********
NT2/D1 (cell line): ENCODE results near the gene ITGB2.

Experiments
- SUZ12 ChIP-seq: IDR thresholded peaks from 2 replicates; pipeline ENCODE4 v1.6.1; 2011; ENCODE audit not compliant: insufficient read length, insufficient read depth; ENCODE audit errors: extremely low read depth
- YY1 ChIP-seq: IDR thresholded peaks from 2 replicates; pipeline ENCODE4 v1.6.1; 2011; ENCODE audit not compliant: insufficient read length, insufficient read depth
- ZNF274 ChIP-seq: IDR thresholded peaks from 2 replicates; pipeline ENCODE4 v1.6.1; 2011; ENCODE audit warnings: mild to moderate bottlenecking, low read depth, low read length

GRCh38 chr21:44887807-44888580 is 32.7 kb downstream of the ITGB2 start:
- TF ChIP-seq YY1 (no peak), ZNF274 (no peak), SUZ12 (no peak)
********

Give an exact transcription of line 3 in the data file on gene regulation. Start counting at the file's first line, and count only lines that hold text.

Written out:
- SUZ12 ChIP-seq: IDR thresholded peaks from 2 replicates; pipeline ENCODE4 v1.6.1; 2011; ENCODE audit not compliant: insufficient read length, insufficient read depth; ENCODE audit errors: extremely low read depth